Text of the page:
Due to decline in numbers of the Protestant congregation, St James’s Church was closed as a place of worship in 1963. Thereafter the church was cleared of its furniture and fittings and used for commercial purposes, first as a cash-and-carry and then by Lighting World, which ceased business in 2009. In 1987-88 a state-sponsored community project, of whose committee the writer had the honour to serve as chairman, tidied up the graveyard and recorded its inscriptions (see first two publications listed below). Thereafter St James's Graveyard fell back into a state of neglect until acquired in 2010 by Dublin City Council, which is currently engaged in a programme of conservation works with a view hopefully to re-opening the site to public access.
St James's Church, now housing the Pearse Lyons Distillery, with
replacement glass spire lit at night (photograph Sean J Murphy)
Pearse Lyons Distillery
In 2013 St James's Church was acquired by Dr Pearse Lyons of Alltech. Dr Lyons and his wife Deirdre Lyons oversaw a meticulous restoration of St James's Church and converted the building into the Pearse Lyons Distillery, which opened in 2017 (https://www.pearselyonsdistillery.com). Two notable features of the restored St James's Church are a replacement glass spire which is lit at night and a stained glass window representing the Santiago pilgirmage.
Dr Lyons's family has strong connections with the Liberties district and the writer confirmed that his grandfather, John Hubert Lyons (died 1948), and eight other members of the family are buried in St James's Graveyard. It has further been established that John Hubert Lyons was baptised in the nearby Catholic St James’s Church in 1887, at which time the Lyons family was resident at 1 Echlin Street Buildings, across the road from Catholic St James and around the corner from Protestant St James. Again, it should be noted that the custom of Catholics being buried in Protestant graveyards has continued even in modern times.
The writer has been engaged in research relating to St James's Church and Graveyard for a period of over thirty years and also carried out commissioned work for Dr Pearse Lyons, before his death in 2018. While currently I have no formal involvement with St James's Church or Graveyard, I continue voluntary work and hope to see published a book dealing with the history of the parish (which by kind permission will incorporate research carried out for Dr Lyons). I have published a number of carefully researched and sourced historical articles on St James's Church, Graveyard and associations which are linked below and which are designed for intelligent lay readers as well as historical specialists.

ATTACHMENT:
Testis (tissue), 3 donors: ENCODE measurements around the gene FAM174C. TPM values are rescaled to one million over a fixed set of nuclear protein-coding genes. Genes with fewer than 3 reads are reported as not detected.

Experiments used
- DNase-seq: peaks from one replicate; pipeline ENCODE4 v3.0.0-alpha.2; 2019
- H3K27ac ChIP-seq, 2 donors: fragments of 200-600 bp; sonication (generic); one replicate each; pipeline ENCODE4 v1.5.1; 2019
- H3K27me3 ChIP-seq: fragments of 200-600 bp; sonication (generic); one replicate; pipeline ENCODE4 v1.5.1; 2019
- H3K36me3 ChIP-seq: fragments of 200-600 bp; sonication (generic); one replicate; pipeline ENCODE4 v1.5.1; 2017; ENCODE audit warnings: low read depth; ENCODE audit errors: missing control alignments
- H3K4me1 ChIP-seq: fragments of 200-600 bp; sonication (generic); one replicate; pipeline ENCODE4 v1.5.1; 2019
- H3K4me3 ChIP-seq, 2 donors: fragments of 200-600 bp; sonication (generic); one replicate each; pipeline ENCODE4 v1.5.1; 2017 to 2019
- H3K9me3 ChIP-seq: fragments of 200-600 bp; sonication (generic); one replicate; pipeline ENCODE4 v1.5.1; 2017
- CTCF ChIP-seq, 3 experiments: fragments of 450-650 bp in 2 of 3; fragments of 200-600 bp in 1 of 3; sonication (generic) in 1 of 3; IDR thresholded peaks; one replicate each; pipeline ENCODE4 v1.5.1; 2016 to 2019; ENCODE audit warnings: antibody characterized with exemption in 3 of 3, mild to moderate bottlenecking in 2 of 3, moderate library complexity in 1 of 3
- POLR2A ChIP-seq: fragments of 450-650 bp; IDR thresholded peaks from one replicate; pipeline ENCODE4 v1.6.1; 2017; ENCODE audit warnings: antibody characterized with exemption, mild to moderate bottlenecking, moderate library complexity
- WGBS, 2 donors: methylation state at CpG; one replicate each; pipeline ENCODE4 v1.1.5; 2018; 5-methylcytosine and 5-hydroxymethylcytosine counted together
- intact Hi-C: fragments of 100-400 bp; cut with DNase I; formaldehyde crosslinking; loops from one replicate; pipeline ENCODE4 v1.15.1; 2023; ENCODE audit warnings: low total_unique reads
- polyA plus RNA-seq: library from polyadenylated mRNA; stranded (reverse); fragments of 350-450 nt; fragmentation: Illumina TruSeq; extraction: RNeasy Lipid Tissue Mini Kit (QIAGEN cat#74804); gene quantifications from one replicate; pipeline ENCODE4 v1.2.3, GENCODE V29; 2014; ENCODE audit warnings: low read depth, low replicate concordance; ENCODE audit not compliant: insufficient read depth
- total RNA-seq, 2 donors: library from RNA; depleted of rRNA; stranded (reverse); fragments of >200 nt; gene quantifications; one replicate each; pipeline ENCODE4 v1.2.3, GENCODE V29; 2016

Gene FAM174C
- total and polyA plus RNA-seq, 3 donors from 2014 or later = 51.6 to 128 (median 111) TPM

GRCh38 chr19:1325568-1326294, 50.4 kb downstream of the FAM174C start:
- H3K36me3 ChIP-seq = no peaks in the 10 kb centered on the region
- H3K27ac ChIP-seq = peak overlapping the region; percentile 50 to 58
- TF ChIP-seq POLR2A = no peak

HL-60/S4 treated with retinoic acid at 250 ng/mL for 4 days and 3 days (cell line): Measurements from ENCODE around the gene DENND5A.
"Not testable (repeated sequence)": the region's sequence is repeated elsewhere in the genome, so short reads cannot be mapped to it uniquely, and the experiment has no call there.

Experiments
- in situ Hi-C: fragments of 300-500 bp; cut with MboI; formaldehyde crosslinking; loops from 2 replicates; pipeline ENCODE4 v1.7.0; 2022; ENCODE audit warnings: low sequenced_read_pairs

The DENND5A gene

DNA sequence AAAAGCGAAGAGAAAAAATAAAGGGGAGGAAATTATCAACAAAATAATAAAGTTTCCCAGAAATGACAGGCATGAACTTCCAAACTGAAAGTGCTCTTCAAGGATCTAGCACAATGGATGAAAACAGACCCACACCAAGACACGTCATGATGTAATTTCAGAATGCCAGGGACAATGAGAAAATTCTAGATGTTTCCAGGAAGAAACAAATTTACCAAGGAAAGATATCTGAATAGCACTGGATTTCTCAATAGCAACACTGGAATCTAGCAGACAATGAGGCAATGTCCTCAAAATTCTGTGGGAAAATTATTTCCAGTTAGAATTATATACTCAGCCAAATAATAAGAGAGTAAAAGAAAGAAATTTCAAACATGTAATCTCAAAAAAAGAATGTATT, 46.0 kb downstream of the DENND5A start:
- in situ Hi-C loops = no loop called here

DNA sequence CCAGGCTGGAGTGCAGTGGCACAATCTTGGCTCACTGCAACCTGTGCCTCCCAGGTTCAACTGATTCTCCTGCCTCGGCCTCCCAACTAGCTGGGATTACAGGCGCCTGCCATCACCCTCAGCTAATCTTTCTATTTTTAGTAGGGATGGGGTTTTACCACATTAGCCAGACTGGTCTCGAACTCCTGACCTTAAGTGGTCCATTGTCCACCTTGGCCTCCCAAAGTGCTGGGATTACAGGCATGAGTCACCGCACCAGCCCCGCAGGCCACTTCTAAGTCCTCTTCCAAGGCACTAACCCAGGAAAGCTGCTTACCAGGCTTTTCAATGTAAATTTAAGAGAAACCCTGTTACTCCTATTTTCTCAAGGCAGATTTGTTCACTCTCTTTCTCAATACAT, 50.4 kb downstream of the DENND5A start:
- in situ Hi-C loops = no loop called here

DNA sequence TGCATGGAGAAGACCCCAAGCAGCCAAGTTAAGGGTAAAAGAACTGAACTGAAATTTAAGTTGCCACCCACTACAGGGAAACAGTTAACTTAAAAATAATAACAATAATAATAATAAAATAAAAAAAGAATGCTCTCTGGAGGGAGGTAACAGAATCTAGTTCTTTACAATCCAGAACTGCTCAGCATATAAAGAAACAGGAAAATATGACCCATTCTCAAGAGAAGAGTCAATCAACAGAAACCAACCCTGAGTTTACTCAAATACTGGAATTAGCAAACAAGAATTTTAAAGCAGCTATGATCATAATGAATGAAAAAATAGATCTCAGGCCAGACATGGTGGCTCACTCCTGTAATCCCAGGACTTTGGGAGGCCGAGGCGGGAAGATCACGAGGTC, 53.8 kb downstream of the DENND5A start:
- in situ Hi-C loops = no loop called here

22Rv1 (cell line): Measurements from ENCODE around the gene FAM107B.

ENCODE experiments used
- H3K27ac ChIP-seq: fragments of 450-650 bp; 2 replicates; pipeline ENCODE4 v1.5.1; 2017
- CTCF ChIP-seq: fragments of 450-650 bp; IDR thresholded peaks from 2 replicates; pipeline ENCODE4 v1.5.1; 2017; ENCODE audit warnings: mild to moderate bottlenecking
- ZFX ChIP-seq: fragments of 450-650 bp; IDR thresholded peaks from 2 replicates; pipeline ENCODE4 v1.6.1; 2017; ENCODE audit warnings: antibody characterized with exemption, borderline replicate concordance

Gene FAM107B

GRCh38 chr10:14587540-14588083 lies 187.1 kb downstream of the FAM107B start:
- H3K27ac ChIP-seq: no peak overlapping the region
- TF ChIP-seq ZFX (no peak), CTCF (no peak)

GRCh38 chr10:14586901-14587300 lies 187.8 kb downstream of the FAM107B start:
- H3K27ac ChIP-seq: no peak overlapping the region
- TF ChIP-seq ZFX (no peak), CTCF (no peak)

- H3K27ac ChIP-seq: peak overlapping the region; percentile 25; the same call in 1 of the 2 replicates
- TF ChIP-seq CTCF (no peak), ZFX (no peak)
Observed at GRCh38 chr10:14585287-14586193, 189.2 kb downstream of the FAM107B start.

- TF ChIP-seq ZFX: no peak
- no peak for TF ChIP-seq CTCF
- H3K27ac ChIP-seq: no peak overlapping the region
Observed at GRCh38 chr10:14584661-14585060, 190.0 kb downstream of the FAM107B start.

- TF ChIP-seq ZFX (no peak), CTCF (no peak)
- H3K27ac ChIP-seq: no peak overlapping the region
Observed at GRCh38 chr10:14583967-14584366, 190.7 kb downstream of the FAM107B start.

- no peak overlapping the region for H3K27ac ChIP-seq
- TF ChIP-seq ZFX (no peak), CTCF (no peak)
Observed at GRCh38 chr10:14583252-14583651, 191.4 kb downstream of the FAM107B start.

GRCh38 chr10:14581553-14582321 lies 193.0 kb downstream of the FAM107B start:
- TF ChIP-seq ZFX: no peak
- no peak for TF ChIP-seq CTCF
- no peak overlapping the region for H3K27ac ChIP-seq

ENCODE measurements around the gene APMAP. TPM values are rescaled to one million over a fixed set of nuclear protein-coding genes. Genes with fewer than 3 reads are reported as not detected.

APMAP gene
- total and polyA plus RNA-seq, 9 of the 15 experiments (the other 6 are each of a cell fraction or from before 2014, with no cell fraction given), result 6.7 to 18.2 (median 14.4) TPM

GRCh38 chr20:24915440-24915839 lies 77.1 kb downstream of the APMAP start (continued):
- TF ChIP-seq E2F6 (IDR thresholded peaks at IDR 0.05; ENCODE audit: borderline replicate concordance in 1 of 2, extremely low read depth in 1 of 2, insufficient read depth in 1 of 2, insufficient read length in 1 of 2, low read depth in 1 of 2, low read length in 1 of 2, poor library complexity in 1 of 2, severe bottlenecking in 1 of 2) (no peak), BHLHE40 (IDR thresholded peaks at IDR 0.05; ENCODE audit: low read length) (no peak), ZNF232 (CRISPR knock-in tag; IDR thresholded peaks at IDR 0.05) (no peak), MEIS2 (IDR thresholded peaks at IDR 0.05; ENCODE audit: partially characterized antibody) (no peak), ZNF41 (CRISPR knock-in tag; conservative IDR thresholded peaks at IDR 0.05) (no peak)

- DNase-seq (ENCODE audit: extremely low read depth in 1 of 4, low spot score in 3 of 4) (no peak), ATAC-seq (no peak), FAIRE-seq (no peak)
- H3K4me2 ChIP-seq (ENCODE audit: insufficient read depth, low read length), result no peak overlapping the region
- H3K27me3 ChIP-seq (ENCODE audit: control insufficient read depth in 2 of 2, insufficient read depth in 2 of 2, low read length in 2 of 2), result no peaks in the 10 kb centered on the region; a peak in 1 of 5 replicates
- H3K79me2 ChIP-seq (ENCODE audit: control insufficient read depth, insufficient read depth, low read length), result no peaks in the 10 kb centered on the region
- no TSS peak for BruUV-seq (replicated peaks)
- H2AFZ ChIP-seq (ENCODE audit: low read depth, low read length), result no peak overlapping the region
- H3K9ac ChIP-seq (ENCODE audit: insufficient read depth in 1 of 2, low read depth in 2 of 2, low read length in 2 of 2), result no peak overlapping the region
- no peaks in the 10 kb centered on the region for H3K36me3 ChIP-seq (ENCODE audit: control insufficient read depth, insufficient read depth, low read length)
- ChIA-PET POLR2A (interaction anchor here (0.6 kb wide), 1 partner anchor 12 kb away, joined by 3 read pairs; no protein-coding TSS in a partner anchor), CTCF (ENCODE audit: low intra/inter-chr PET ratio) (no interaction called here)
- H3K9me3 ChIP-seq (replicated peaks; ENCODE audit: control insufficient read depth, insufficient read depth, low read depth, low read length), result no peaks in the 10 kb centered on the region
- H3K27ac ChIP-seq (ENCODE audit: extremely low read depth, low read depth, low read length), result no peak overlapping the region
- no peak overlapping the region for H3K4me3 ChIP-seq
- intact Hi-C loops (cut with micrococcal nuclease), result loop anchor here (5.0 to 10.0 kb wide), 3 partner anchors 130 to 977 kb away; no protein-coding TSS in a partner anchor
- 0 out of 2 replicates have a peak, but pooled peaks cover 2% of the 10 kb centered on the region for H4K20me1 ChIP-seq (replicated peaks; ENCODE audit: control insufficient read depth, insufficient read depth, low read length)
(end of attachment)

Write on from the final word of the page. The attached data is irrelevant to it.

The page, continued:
The official St James's Graveyard Conservation Project website, maintained by Dublin City Council, is at https://www.stjamesgraveyard.ie. While the site is well illustrated and contains useful information, it is marred by poor quality text, frequently copied verbatim from other sources, sometimes acknowledged, sometimes not. History is a deceptively easy discipline, but in order to be conducted properly it requires training in research methods and composition and certainly needs more than mere copying and pasting from the work of others.
A number of instances of inaccuracy and unacknowledged copying on the St James's website were corrected following my intervention, but problems persist. The bulk of the website content is simply copied from other sources, particularly from a 2010 Feasibility Study by Bernard Seymour, Landscape Architects While this particular source is now cited, the mechanical copying absurdly reproduces the bibliographical references but without including a bibliography: 'In 1541, an ‘enclosure’ that lay next to the church of St James and was held by William Talbot is mentioned in a lease (Griffith, 1991, 88, HVIII 143).' (text from https://www.stjamesgraveyard.ie/archaeological-and-historical-setti) What on earth could a general reader interested in the history of St James's Church and Graveyard be expected to make of this?